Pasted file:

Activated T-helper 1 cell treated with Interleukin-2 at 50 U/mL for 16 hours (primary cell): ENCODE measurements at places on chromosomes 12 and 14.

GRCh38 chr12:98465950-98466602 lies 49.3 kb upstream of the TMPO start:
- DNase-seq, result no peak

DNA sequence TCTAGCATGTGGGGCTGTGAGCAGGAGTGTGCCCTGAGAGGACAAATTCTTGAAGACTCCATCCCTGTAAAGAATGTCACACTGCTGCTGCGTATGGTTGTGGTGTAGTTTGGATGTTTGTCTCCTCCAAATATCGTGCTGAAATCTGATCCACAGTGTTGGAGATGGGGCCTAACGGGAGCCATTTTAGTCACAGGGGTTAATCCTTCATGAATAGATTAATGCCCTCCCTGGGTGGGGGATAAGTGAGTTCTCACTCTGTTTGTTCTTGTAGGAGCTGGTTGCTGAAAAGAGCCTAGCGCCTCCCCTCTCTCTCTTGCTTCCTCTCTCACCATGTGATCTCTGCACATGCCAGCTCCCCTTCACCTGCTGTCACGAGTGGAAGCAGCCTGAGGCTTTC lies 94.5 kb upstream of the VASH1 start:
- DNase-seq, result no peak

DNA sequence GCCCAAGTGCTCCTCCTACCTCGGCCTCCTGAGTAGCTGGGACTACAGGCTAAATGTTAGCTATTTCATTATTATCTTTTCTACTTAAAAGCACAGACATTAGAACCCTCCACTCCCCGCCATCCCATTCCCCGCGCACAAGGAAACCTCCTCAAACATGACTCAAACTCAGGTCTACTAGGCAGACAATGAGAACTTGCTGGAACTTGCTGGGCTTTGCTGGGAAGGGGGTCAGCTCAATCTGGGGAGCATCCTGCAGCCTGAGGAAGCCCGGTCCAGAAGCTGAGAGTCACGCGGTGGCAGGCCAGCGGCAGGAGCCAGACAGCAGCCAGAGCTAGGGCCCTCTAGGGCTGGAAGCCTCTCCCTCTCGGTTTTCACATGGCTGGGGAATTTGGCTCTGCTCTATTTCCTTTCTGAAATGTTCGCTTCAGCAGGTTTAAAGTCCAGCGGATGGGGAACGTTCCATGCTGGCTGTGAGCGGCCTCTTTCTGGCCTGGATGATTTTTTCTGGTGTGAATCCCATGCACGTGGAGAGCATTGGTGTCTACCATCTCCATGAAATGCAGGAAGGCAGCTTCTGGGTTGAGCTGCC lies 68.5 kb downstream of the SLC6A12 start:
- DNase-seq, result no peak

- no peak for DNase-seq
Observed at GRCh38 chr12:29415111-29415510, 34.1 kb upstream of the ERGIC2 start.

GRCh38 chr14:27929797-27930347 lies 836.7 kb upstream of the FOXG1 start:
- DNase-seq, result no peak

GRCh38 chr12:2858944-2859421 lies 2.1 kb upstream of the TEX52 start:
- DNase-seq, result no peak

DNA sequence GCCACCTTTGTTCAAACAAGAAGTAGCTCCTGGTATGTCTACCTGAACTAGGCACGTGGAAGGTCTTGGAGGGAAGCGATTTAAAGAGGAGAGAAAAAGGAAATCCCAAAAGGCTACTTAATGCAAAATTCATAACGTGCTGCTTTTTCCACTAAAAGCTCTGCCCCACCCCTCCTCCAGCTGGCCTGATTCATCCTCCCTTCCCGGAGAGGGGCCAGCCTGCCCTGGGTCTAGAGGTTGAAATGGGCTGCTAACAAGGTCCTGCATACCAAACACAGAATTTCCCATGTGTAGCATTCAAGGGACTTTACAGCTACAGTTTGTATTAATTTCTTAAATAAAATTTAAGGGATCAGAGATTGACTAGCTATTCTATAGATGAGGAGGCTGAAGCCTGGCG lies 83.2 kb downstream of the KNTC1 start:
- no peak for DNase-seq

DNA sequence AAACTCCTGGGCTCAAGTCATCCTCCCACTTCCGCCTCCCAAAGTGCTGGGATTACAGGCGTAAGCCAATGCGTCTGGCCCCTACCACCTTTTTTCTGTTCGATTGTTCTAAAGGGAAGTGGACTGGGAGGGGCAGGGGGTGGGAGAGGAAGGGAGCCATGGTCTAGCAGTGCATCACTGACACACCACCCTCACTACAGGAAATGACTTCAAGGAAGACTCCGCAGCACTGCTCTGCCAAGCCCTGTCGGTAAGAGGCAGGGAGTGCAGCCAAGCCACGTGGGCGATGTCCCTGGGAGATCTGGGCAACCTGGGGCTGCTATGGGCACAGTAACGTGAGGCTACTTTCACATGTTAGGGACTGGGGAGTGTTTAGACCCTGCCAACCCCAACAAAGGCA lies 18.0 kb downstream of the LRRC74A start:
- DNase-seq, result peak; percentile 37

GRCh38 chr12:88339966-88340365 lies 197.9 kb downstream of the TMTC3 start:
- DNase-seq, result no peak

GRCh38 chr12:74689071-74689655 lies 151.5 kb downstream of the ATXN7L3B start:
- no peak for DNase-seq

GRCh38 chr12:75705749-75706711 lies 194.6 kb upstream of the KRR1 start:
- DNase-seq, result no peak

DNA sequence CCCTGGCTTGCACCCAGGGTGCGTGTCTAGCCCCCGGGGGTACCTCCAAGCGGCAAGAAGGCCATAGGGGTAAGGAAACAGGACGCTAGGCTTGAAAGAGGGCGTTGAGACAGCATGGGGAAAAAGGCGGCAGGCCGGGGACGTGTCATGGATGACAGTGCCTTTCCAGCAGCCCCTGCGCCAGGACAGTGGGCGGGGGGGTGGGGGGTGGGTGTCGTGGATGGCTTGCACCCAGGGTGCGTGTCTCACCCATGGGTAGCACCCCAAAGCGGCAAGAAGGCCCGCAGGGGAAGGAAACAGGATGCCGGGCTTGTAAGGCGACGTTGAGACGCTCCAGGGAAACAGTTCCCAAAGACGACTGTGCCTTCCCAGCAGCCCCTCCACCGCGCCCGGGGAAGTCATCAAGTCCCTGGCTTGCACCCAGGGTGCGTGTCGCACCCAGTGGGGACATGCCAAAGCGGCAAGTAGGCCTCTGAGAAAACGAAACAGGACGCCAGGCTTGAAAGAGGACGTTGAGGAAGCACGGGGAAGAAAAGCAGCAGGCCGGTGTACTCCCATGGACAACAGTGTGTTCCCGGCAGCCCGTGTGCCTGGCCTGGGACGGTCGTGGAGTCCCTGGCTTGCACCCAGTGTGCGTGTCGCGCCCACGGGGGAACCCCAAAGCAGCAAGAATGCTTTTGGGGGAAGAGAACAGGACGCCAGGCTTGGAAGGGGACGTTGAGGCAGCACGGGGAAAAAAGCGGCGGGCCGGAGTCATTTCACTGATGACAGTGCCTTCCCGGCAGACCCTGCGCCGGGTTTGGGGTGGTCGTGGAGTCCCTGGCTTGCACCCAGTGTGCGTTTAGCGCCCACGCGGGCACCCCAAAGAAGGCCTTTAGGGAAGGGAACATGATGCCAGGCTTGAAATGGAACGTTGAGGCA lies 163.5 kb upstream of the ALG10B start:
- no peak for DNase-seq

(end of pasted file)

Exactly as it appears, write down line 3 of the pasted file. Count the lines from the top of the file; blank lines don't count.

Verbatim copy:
- DNase-seq, result no peak